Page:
So there’s a YouTube football fan channel called The United Stand, which is run by a guy called Mark Goldbridge. We started working with him about three years ago now, and it was coming out of COVID lockdown, and he was having a lot of success. And we want him to help him with his live streaming on YouTube. We ended up speaking to him about, how good it would be if we could integrate what the fan’s opinions were into their live streams alongside the actual data as well because that would give them credibility, and also making it look amazing would give him the credibility that would attract brands and sponsors. We’ve learned a lot from him in the same way, I’m sure he’s learned a lot from us. And I think that opened our eyes that someone who started out essentially in their bedroom with an idea could become a huge broadcaster because that’s what he’s become. Because people always think of the word broadcast as some outdated word. But it’s just casting broadly, and you can do that anywhere, right? And he’s done that he now has 3 million subscribers across his two YouTube channels. He’s the biggest soccer fan content creator on YouTube in the world. And, you know, he had a vision of how he wanted to do this. And it’s just simply him talking to camera, he’s not got any rights to anything. And I think that opened our eyes to the opportunities. And I think we’re still at the early stages of where that kind of content can go. I really do.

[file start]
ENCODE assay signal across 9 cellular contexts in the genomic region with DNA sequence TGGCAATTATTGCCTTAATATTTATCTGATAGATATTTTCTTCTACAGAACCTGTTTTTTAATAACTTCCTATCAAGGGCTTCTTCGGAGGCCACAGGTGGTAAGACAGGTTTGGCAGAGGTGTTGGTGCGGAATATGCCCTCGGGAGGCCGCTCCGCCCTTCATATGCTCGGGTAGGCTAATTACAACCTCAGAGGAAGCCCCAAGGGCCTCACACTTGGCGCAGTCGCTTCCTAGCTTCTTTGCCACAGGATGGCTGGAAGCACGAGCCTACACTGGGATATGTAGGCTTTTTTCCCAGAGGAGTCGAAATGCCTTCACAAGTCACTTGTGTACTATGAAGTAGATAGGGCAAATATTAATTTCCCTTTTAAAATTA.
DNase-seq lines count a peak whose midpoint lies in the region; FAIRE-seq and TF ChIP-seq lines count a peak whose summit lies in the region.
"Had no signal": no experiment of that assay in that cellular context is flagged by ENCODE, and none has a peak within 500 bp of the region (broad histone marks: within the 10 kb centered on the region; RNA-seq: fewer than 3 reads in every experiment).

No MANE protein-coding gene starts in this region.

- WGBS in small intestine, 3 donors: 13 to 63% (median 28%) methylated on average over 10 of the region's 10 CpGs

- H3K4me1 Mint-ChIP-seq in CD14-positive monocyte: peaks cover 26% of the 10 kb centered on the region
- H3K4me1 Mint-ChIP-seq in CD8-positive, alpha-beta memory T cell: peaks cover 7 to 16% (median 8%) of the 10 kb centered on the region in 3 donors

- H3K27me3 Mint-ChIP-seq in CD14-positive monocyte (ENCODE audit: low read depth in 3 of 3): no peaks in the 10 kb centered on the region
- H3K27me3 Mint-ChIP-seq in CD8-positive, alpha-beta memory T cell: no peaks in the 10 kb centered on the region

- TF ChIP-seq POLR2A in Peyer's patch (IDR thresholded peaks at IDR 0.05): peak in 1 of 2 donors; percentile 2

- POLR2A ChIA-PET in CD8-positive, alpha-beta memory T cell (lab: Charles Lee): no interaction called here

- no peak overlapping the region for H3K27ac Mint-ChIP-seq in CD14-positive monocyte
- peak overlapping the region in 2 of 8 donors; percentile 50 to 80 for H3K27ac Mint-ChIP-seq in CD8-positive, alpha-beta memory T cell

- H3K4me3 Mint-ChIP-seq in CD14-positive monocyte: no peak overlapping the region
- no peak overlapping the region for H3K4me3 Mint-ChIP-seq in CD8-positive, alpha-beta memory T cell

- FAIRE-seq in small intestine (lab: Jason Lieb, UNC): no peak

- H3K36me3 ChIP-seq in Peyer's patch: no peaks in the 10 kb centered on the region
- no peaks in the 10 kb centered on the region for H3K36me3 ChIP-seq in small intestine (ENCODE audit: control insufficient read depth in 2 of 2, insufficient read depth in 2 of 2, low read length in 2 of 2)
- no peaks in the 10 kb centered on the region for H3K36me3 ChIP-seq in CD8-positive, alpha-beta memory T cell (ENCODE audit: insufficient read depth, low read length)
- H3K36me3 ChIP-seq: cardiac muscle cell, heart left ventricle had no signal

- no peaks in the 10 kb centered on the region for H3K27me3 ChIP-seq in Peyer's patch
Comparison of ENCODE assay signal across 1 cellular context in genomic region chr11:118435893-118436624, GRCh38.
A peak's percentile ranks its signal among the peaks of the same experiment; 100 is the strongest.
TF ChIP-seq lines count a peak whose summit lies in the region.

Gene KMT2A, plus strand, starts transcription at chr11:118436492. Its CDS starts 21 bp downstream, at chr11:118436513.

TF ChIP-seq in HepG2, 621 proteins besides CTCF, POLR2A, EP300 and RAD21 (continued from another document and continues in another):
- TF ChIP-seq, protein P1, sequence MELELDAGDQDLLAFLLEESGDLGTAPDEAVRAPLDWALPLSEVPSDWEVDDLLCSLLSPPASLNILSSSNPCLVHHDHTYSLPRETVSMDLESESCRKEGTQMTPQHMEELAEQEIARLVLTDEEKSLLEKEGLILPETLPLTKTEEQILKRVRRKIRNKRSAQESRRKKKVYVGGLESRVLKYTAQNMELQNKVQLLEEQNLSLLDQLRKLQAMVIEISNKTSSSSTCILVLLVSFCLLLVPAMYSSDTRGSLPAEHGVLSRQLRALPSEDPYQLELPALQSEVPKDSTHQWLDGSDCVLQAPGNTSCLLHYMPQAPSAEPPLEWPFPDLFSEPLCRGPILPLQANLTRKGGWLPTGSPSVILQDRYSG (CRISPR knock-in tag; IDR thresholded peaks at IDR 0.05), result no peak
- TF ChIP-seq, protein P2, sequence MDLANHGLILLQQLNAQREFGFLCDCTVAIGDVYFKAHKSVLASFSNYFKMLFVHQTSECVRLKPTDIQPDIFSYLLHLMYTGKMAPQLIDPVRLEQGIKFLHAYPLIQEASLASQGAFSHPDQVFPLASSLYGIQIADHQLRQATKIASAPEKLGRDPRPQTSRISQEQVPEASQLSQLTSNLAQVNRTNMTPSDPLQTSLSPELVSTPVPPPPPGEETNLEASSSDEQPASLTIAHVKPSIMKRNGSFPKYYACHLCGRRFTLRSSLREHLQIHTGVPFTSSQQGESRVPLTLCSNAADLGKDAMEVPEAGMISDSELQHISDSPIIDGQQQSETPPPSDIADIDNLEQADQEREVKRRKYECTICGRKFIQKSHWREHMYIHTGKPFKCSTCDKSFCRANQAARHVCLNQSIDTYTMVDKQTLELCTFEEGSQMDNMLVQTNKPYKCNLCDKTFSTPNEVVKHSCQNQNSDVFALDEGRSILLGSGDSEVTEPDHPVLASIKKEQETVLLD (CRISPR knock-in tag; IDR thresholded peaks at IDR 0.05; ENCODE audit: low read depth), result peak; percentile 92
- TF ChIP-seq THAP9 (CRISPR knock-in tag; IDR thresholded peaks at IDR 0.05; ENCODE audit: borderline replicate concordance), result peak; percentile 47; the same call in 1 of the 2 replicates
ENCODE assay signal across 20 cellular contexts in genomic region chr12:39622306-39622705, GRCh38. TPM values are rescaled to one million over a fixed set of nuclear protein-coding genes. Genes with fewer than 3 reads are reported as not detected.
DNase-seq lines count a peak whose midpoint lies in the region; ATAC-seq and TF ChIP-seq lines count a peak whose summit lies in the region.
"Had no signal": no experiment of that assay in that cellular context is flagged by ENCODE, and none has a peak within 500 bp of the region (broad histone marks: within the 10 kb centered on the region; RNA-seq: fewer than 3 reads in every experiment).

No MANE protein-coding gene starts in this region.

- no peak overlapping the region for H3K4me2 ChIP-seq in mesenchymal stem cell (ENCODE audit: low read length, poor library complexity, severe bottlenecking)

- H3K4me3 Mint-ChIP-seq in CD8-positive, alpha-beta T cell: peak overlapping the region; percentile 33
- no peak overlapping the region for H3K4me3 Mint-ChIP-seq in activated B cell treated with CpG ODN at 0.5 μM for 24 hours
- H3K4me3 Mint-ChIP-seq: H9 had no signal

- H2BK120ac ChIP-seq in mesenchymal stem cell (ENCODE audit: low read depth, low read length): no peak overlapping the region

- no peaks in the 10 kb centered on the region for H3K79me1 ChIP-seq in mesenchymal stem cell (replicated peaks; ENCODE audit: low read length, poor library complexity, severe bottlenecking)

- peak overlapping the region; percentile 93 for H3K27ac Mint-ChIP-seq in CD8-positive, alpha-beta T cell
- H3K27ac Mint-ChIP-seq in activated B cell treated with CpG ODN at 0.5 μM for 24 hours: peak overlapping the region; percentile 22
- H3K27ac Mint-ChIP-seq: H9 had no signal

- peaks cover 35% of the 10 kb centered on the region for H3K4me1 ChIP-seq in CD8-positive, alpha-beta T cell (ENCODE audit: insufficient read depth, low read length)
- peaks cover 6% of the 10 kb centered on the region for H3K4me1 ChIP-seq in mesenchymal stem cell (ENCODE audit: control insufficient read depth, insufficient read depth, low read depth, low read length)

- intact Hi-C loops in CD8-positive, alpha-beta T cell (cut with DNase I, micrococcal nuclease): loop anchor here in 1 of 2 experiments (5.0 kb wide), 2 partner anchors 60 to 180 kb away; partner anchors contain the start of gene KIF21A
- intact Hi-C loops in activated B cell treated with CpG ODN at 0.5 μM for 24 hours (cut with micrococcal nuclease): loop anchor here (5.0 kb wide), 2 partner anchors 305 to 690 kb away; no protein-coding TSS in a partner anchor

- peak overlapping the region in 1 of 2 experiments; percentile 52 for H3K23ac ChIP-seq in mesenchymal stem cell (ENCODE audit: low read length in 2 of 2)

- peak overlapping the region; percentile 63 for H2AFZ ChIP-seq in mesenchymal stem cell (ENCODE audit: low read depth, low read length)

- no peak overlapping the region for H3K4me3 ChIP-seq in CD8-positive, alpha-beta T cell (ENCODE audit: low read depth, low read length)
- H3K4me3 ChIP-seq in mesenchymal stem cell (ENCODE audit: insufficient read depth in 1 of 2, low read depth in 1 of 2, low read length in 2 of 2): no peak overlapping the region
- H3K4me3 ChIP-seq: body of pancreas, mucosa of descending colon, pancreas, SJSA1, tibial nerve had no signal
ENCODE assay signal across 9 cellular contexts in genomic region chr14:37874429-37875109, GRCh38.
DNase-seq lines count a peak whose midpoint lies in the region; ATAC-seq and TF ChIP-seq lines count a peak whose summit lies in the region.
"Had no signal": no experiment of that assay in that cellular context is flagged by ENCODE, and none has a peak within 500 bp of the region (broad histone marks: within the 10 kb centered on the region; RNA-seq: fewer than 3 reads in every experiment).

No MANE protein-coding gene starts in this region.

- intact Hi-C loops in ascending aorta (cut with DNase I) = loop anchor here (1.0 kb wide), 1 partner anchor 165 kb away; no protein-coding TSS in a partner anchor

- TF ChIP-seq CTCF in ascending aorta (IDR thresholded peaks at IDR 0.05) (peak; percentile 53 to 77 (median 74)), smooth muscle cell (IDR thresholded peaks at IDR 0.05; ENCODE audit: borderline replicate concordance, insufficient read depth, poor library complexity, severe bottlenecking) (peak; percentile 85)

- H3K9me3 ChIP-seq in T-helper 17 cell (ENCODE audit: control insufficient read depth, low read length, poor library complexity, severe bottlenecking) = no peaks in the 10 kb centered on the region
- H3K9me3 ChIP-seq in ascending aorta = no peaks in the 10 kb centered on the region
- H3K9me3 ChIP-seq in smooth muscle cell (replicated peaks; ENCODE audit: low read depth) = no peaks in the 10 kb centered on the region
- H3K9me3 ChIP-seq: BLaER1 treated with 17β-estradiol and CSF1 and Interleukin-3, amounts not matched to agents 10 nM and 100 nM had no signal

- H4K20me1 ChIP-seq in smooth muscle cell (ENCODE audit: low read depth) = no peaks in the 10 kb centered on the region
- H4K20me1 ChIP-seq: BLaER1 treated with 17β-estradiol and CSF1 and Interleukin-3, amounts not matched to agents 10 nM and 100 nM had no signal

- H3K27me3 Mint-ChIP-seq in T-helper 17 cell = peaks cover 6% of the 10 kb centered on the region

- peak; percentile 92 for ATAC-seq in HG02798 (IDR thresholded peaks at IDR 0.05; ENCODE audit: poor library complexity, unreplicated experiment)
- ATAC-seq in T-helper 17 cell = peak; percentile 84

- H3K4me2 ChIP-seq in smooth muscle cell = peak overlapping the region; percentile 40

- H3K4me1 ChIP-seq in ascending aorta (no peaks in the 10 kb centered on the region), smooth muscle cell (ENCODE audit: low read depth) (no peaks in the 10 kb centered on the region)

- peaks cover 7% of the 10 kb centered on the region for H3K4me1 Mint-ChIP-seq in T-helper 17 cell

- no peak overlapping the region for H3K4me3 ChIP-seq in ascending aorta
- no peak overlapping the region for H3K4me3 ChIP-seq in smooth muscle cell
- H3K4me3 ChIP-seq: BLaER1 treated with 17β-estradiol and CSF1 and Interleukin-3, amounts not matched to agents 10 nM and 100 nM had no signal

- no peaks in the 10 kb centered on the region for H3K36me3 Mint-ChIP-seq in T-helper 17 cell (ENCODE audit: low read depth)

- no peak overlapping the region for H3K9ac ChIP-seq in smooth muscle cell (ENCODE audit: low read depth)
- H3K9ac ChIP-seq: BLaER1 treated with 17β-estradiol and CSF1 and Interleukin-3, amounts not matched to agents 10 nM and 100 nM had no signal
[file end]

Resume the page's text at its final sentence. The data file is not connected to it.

Taylor Pipes, Boomtown
Most fans are global. Like for the Green Bay Packers, they may not be living in Green Bay, you grew up somewhere, you cheer for somebody, or now you’re a younger fan, and you have no connection to a city, you have a connection to a player. But there’s all these out-of-market people that are floating around. My point is that there’s this fascinating universe of content creators, like for the Packers or for teams that are doing this that may not know about this play or like, the way you can sort of build this production layer that makes you authentic, and but also takes you to a fidelity that didn’t exist years ago.

Ed Abis, Dizplai
Yeah, Let’s call them audiences in this capacity. The younger audiences have been brought on with a certain level of production quality that they just expect. If they’re going to watch a Twitch stream, right, and it doesn’t look great, it just doesn’t fit. You know, you just know that when something looks crappy, feels crappy, right? And then that’s just reality. So what we say to people, always, if you look amazing, you’re already halfway there. Because people like, things that have a professional operation.